Lummis, Newhouse Lead Effort to Prevent Biden from Harming Western Way of Life 

September 14, 2023

WASHINGTON, D.C. – Today, Senate Western Caucus Chair Cynthia Lummis (R-WY) and Congressional Western Caucus Chair Dan Newhouse (R-WA) introduced legislation to prevent the Departments of the Interior and Commerce from finalizing three rule proposals and retain the Trump-era regulations within the Endangered Species Act (ESA). The legislation will preserve legal clarity to landowners and businesses out west while also ensuring that the ESA effectively manages wildlife.

“Abandoning clear and well-functioning Trump-era reforms in favor of a one-size-fits-all mandate from disconnected Washington bureaucrats underscores just how out of touch this administration is with western priorities,” said Senator Lummis. “Our landowners and ranchers need certainty, not unnecessary regulatory headaches. This administration continues to tout confusing and less effective policies that ultimately hurt the west. The Biden administration needs to stop this big government exercise of forgoing a solution in search of a problem and stick with what is already working.”

“For far too long, radical environmental activists have weaponized the Endangered Species Act against farmers, ranchers, landowners, and rural communities while recovering less than five percent of species listed over the last 50 years,” said Congressman Newhouse. “The proposed rules from Biden’s Fish and Wildlife Service will only encourage further disruptions by activists and make it even more difficult for true conservationists to assist with species recovery. As Chairman of the Western Caucus, I’m proud to introduce legislation along with Senator Lummis to prevent these egregious rules from taking effect and to steer the ESA back to its intended purpose of helping species recover without being a barrier to prosperity for our rural communities.”

The legislation in the Senate is cosponsored by U.S. Senators John Barrasso (R-WY), Dan Sullivan (R-AK), Roger Marshall (R-KS), Mike Crapo (R-ID), Jim Risch (R-ID), Roger Wicker (R-MS), Pete Ricketts (R-NE), Deb Fischer (R-NE), Kevin Cramer (R-ND), Steve Daines (R-MT), Jerry Moran (R-KS), John Hoeven (R-ND), Mike Rounds (R-SD), James Lankford (R-OK), Mike Lee (R-UT) and Ted Cruz (R-TX). The house bill is cosponsored by U.S. Reps. Harriet Hageman (R-WY), Jerry Carl (R-AL) and Lauren Boebert (R-CO).

Click here to read the bill text.


In 2019, The Trump administration finalized key changes to the Endangered Species Act that added more flexibility for affected stakeholders while also ensuring species’ recovery plans take a tailored and targeted approach. Last month, the Biden administration moved to repeal and replace these changes, which are detailed below.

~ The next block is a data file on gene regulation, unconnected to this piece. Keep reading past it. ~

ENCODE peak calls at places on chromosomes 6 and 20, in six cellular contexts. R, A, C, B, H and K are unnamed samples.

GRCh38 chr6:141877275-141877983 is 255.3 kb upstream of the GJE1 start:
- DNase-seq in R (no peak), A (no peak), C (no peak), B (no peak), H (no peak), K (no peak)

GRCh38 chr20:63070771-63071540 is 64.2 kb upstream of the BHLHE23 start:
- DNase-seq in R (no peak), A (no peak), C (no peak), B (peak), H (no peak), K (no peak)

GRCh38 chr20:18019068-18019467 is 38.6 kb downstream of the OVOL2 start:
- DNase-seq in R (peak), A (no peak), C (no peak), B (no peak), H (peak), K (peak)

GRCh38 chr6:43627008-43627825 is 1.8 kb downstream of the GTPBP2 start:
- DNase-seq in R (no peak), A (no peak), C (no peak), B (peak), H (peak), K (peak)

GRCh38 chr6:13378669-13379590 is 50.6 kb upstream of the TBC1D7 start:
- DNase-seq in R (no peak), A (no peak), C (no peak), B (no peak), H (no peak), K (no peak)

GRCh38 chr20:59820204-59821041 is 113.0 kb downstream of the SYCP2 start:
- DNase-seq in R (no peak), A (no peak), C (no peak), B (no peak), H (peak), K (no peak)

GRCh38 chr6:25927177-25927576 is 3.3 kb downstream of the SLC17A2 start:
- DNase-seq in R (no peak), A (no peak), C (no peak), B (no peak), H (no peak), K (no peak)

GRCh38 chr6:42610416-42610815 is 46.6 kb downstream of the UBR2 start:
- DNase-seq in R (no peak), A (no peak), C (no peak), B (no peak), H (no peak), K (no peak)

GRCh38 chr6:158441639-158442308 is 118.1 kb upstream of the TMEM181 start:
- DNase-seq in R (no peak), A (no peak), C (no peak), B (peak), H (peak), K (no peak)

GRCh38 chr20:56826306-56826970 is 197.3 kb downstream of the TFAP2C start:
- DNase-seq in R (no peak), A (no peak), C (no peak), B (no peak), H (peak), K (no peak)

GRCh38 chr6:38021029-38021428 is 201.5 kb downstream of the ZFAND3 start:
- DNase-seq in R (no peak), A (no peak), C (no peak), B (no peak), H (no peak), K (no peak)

Blanket Rule Elimination

  • The 2019 revisions eliminated the “blanket rule” under Section 4(d) that automatically provides endangered level protections to species listed only as threatened. 
  • Now, Fish and Wildlife Services (FWS) and National Oceanic and Atmospheric Administration (NOAA) are required to manage threatened species with specifically tailored plans, leading to less flexibility for landowners and stakeholders. 
  • The Biden proposal would reinstate the blanket rule, essentially treating all threatened species as endangered once again. 

 Critical Habitat Changes

  • The 2019 revisions allow FWS and NOAA to research and share the economic impacts of a listing determination under the ESA. 
  • It also provides flexibility in defining critical habitat, allowing the agencies leeway to only designate unoccupied areas as critical habitat if necessary. 
  • Under the Biden proposal, the agencies are no longer able to share or disseminate information on the economic impact of a listing.
  • More alarmingly, the proposal mandates the agencies must again designate unoccupied areas as critical habitat. 

 Section 7 Changes

  • Among the numerous changes to Section 7, the rule established standards to ensure effects analysis for proposed actions is limited to only “activities that are reasonably certain to occur.”
  • This takes away the leeway for agencies to assume worst case scenarios for a species without “clear and substantial information” and is intended to provide a more realistic and flexible approach to benefitting a listed species. 
  • The Biden rule would eliminate this clarification. 

 On August 1, 2023, Senator Lummis sent a letter to the FWS and NOAA asking for a comment period extension for the three rules that would roll back the Trump administration’s Endangered Species Act reforms.

On May 11, 2023, the United States Senate passed a Congressional Review Act resolution introduced by Lummis that would overturn the Biden administration’s ESA rule related to critical habitat. The CRA is awaiting consideration in the U.S. House of Representatives.